What do you make of Michael Goves' '50 book challenge'?

I think it is somewhat hypocritical to propose this figure when the government you are part of is essentially cutting the resources that will allow children access to reading material. This aim fails to account for any individual reading habits, such as pace. I think that Anthony Browne’s response in The Guardian has it spot on really; it is about the experience of reading, not the quest to complete a certain number of books within a year. 

Tuesday, 3 May 2011

Immersive Theatre

(Originally written for IdeasTap.)

Leaning in the dark, I touch the tip of my shoe against an empty bottle on the floor and calculate the series of events that would be set into motion if I rolled the glass under the feet of Banquo’s ghost.
I would never do it – I’d be an idiot if I did – but I’m still stood there with the bottle and eyeing up his legs...
Down the dark vaults of Clerkenwell House of Detention, Belt Up Theatre are putting on Macbeth, the cells of this 19th-century prison transformed into the mind of Shakespeare’s Scottish king.
Belt Up specialise in immersive, site-specific performance; immersive being a large umbrella-of-a-term that encompasses everything from one-on-one interaction to large-scale promenade theatre. This type of performance promises its audience something different from a traditional stage-play; the chance for direct bodily involvement in the action of the piece.
But being lowered into the bathwater is one thing; feeling like you’re able to splash around is another. Immersive theatre, more so than a platform for sensory play, has the potential to explore something else: the audience’s desire for involvement and a frustration of that desire.
As its popularity has risen, audiences have grown accustomed to the styles of immersive performance and purchase their ticket with certain sensory expectations. In her blog, playwright Sarah Grochola compares last year’s You Me Bum Bum Train, in which each audience member is made the protagonist in a range of disjointed scenes, to the act of shoe shopping.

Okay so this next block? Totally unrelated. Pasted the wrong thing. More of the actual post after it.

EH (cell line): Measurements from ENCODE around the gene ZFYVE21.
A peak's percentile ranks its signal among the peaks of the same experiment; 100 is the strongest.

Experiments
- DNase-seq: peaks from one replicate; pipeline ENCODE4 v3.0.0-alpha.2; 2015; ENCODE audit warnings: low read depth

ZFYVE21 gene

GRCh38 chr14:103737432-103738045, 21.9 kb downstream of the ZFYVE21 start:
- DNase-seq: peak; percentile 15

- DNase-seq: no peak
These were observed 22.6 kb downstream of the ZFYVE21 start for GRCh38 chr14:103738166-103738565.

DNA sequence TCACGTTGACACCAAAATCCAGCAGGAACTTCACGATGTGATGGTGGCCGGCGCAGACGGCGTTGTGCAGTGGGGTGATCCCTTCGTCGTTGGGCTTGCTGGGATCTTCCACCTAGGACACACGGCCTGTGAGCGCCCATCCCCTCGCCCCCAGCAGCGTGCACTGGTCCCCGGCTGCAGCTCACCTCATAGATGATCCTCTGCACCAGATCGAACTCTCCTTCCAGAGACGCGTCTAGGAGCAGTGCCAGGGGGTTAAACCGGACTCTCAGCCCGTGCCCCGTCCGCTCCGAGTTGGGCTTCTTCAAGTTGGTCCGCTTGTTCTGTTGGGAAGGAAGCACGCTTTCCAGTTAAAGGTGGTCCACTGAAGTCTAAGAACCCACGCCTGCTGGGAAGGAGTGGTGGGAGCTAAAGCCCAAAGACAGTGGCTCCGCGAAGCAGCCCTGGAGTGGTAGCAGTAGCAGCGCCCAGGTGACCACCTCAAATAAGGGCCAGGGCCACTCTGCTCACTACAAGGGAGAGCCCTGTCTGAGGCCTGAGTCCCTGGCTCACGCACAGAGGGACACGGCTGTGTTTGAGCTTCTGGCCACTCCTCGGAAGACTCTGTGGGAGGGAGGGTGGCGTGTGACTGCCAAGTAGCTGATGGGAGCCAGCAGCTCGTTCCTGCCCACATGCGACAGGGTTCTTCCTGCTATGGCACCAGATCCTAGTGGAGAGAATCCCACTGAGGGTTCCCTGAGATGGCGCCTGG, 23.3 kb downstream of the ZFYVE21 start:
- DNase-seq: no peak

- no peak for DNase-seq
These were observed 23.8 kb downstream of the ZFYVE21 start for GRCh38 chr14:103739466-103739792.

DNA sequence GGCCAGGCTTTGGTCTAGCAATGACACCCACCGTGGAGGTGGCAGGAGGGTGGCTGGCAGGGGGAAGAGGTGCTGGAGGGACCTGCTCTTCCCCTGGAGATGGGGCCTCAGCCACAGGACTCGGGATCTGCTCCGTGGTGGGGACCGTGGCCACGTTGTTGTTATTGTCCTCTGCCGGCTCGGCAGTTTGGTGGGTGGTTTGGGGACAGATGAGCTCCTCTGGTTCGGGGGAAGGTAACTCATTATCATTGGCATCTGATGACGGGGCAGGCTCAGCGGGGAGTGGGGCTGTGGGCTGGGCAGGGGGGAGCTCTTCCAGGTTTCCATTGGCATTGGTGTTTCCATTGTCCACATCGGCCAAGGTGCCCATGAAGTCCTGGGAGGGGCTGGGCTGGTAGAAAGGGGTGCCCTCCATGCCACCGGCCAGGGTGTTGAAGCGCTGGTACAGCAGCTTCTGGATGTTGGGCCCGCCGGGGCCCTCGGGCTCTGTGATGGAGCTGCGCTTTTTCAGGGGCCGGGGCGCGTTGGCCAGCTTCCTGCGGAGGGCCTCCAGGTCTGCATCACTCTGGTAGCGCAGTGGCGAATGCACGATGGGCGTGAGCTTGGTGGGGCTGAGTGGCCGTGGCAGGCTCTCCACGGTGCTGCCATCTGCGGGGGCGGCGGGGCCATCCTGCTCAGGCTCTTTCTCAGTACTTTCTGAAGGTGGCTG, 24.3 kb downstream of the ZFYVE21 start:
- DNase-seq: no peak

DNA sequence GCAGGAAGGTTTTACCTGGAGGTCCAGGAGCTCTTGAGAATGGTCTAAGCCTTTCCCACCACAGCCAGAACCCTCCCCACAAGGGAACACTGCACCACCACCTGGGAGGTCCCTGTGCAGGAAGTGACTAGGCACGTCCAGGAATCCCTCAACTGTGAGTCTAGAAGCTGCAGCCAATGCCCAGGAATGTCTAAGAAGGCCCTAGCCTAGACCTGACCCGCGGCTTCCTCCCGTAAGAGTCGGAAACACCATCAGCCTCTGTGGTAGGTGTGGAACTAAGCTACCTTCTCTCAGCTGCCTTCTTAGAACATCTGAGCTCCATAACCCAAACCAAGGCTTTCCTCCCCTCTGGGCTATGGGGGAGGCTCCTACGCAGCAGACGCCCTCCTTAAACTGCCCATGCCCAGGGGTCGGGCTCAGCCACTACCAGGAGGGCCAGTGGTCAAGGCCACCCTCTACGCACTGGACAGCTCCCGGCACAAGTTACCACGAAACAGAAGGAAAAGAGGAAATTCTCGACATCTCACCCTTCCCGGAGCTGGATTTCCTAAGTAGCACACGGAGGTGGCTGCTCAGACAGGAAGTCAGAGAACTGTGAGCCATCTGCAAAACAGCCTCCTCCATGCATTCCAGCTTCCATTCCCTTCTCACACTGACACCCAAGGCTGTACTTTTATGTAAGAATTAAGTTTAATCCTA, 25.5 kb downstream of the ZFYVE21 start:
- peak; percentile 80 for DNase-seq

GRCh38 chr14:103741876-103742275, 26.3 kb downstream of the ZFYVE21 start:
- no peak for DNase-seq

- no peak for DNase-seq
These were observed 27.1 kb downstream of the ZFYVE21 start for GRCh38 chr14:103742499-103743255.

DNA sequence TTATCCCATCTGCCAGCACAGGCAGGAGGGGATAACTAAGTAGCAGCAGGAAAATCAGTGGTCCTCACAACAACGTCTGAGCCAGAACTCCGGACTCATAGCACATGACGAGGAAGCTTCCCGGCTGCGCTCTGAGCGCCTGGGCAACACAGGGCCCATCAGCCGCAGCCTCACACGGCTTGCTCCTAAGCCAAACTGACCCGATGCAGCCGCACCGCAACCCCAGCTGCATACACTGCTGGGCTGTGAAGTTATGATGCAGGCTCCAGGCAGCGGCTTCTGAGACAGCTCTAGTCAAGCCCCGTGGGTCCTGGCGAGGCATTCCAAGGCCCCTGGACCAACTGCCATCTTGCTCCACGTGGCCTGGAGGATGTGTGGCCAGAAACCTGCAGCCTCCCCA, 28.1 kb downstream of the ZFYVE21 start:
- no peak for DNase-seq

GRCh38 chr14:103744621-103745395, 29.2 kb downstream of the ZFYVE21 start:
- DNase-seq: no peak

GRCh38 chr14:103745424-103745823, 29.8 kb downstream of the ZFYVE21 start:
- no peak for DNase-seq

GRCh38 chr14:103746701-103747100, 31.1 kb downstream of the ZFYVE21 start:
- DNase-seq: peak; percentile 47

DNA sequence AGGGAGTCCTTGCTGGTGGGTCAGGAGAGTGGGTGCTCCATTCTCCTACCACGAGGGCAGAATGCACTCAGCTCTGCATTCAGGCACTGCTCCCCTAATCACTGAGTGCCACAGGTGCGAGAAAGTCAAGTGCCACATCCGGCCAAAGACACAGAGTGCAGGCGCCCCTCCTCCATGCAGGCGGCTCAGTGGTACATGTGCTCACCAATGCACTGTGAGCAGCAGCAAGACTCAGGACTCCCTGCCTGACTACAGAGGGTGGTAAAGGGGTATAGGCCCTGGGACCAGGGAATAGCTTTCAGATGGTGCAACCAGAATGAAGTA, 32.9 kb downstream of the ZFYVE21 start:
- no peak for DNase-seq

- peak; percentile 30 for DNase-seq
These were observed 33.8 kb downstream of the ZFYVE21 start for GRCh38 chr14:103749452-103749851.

This year’s One-on-One festival at the BAC catered for the personal tastes of its audience by setting up the event as a series of “menus”, with performances based on flavours such as “reflective” or “dreamy”. We consume this style of performance with eager bellies, but who serves us our dinner?
For a character, the opportunity to escape the traditional stage is a potential movement towards independence: autonomy. Now don’t get me wrong, the world is over-populated enough without an infinity of fictional stomachs to fill and I’m not saying we should give them the vote, but breaking from the walls of a traditional stage could, to some degree, present a chance for self-authorship.
And yet what tends to happen is the very opposite. Characters are often reduced to tableaux; figures that blend into the architecture of the site and serve only to compliment the aesthetic atmosphere of the piece. It would seem that, crushed under the boots of the newly empowered audience, characters run the risk of being reduced to facilitators for sensory experience.
The real power of immersive theatre is the conflict that crops up when there is a clash between audience and character; both parties detached from the traditional rule-book, both hungry for action, yet both unsure where the power lies.
The real question is how should emerging companies work with this uncertainty? It would be unfair to describe Belt Up’s Macbeth as tableaux, but at the same time, the unwillingness to sever the audience from Shakespeare’s text seems to be a missed opportunity.
Should audiences disrupt these narratives, and what happens when characters fight back? Maybe if I roll that bottle just slightly forward…